I find most examples in doc of MaximalBy can be replaced by TakeLargestBy, and the result is the same.

enter image description here

MaximalBy[{e1,e2,e3},f] == TakeLargestBy[{e1,e2,e3},f,1]

MaximalBy[{e1,e2,e3},f,n] == TakeLargestBy[{e1,e2,e3},f,n]

MaximalBy[f] == TakeLargestBy[f,1]

Just in this case they have difference,TakeLargestBy will drop Null,None,Indeterminate,Missing. And the order of element returned by these two functions is not the same.

So what the purpose of design these two functions,it looks do the same thing.

  • $\begingroup$ Because they don't "do the same thing". Have you read the documentation at all? Try, e.g., TakeLargestBy[s, #^2 &, 5] and MaximalBy[s, #^2 &, 5] with s={-7, -10, 7, -8, 6} $\endgroup$ – ciao Dec 15 '17 at 5:21
  • 1
    $\begingroup$ TakeLargestBy sorts the e_i by numerical magnitude. MaximalBy return the maximal e_i are returned in the order they appear in the input. $\endgroup$ – partida Dec 15 '17 at 5:26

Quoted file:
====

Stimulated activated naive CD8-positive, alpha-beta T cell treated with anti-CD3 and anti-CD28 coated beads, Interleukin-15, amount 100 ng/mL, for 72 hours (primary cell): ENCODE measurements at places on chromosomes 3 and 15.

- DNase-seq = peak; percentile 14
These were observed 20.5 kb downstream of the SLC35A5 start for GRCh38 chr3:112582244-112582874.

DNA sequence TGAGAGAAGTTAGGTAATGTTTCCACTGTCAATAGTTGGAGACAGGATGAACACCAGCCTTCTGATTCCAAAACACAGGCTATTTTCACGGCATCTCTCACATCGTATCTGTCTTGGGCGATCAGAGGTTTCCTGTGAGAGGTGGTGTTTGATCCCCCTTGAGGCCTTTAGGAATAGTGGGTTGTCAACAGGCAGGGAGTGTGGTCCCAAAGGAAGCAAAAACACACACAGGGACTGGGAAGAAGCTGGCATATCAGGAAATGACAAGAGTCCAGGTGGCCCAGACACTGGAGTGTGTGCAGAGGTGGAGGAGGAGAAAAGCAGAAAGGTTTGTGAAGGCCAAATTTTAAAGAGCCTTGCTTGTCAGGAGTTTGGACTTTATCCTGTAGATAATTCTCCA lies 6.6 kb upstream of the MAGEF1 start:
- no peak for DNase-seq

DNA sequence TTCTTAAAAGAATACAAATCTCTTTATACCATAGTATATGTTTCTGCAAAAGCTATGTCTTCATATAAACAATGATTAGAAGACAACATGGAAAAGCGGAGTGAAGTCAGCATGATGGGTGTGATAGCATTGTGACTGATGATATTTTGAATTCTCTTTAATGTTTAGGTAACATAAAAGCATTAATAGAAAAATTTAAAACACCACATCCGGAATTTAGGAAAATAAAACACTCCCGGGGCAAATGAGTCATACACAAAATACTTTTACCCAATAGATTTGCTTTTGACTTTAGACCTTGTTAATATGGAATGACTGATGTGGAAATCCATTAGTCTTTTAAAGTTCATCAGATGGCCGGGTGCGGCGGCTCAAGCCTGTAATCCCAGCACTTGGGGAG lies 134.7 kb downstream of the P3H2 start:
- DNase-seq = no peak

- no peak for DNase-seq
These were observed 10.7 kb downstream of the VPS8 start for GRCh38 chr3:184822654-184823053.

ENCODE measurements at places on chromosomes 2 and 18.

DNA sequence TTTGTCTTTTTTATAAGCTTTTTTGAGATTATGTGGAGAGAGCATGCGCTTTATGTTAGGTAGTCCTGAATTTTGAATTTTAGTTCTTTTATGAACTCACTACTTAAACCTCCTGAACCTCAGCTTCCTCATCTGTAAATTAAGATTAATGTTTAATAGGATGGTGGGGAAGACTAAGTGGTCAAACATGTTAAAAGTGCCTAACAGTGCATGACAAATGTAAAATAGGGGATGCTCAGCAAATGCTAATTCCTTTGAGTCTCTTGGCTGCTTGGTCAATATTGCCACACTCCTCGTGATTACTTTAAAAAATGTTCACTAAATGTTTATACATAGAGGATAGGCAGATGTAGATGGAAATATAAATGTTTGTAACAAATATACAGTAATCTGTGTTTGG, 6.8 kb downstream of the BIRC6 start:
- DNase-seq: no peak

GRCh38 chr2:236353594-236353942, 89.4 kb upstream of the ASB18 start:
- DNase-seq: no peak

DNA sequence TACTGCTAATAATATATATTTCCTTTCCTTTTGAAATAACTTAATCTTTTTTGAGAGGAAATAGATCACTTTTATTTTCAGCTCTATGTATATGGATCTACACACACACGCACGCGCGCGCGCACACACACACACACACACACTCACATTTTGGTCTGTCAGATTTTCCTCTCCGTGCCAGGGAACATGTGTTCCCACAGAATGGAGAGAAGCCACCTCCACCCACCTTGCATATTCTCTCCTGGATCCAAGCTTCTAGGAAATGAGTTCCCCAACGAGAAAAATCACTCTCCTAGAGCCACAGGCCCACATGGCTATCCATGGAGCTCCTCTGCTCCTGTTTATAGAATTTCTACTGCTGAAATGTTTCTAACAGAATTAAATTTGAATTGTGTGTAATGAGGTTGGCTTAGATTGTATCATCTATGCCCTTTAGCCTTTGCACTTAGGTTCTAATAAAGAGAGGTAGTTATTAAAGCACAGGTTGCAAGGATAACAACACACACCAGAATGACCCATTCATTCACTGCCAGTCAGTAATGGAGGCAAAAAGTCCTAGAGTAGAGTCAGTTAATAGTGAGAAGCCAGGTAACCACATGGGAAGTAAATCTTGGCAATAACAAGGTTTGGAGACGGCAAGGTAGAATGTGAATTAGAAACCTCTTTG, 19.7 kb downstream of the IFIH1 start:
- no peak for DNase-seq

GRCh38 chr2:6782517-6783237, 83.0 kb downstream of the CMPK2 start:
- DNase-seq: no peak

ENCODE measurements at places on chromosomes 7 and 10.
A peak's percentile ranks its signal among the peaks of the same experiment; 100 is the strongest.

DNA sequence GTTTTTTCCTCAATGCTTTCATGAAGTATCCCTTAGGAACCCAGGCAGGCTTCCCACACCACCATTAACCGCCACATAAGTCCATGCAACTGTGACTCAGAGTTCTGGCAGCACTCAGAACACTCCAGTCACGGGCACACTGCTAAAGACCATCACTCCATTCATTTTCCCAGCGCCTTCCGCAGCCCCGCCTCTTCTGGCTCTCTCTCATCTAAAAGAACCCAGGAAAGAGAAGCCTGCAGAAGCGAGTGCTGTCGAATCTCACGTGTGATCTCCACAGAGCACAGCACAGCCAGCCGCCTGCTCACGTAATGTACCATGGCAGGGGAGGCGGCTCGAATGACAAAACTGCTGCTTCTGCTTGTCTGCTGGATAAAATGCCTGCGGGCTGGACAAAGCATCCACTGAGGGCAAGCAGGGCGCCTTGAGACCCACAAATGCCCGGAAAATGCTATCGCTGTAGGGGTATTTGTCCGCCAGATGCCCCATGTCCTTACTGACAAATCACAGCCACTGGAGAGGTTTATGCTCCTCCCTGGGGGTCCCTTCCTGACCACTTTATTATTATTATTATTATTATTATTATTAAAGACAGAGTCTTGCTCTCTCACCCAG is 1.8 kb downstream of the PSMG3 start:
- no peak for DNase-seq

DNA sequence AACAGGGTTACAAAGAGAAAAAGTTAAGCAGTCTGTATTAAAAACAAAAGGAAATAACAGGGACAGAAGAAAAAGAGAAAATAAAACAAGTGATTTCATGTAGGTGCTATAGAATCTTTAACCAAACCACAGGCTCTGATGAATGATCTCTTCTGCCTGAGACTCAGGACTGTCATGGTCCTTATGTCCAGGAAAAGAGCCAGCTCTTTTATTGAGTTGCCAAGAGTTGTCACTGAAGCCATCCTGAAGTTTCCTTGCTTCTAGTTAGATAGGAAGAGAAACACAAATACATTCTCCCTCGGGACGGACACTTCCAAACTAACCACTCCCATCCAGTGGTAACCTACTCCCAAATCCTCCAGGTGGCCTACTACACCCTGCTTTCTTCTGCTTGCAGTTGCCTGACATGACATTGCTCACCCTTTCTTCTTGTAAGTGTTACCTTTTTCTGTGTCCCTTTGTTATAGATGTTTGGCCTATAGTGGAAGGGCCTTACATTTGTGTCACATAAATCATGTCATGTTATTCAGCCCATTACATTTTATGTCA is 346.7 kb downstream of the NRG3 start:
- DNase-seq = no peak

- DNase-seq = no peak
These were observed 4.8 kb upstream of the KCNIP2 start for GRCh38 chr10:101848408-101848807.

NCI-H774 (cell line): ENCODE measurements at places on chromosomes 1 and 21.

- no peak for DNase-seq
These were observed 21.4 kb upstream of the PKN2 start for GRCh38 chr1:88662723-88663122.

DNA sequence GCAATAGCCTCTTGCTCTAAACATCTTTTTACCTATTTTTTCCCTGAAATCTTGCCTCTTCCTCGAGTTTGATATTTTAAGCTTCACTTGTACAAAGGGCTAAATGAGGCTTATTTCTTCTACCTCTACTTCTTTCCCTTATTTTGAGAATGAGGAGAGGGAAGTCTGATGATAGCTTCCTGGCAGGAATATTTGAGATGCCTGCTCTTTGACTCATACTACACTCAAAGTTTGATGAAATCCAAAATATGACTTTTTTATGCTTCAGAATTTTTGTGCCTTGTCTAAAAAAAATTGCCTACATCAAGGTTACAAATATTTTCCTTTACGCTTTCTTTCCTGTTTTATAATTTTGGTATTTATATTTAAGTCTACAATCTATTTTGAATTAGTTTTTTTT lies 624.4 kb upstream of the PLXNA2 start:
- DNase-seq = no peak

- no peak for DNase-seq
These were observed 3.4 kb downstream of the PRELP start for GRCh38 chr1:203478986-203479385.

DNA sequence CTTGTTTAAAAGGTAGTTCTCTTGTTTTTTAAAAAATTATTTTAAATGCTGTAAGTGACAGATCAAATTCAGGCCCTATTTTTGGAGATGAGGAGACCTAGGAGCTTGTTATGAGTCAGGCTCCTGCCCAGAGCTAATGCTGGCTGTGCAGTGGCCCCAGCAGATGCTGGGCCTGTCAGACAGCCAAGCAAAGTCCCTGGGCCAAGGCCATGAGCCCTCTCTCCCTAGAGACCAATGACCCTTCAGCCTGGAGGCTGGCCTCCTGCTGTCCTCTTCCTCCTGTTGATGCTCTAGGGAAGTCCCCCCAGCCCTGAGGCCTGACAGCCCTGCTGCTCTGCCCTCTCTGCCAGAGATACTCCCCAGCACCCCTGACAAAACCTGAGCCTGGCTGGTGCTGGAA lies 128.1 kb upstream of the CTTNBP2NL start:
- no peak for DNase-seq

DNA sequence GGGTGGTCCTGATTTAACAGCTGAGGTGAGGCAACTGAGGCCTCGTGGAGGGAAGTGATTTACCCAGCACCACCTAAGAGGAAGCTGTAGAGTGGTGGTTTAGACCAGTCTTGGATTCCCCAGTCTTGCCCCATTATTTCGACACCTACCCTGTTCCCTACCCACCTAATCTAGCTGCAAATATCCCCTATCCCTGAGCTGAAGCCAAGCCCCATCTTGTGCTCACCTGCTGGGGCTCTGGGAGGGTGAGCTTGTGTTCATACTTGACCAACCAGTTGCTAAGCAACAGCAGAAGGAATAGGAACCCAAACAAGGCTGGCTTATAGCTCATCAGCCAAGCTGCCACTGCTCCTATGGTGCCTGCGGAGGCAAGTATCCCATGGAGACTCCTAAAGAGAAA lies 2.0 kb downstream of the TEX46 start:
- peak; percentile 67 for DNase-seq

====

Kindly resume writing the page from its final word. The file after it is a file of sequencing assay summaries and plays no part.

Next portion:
I know of two differences between MaximalBy and TakeLargestBy -- there may more I am not aware of.

  1. MaximalBy[data, f, n] is equivalent to Take[SortBy[data, OrderedQ /* f], -n] while TakeLargestBy[data, f, n] is equivalent to Take[SortBy[data, N /* f], -n]

  2. The argument n is optional in MaximalBy[data, f, n] and defaults to 1 while it is required in TakeLargestBy[data, f, n]

The first difference will not matter if all the elements in list satisfy NumberQ, but may give unexpected results from MaximalBy when one or more elements only satisfy the weaker predicate NumericQ. For example (taken from section Possible Issues of in the article ref/MaximalBy,

data = {BesselJ[0, 1], BesselJ[1, 1]};
N @ data

{0.765198, 0.440051}

MaximalBy[data, Identity, 1]

{BesselJ[1, 1]} (* which is smaller thanBesselJ[0, 1] *)`

However, TakeLargestBy gets it right.

TakeLargestBy[data, Identity, 1]

{BesselJ[0, 1]}


Not the answer you're looking for? Browse other questions tagged or ask your own question.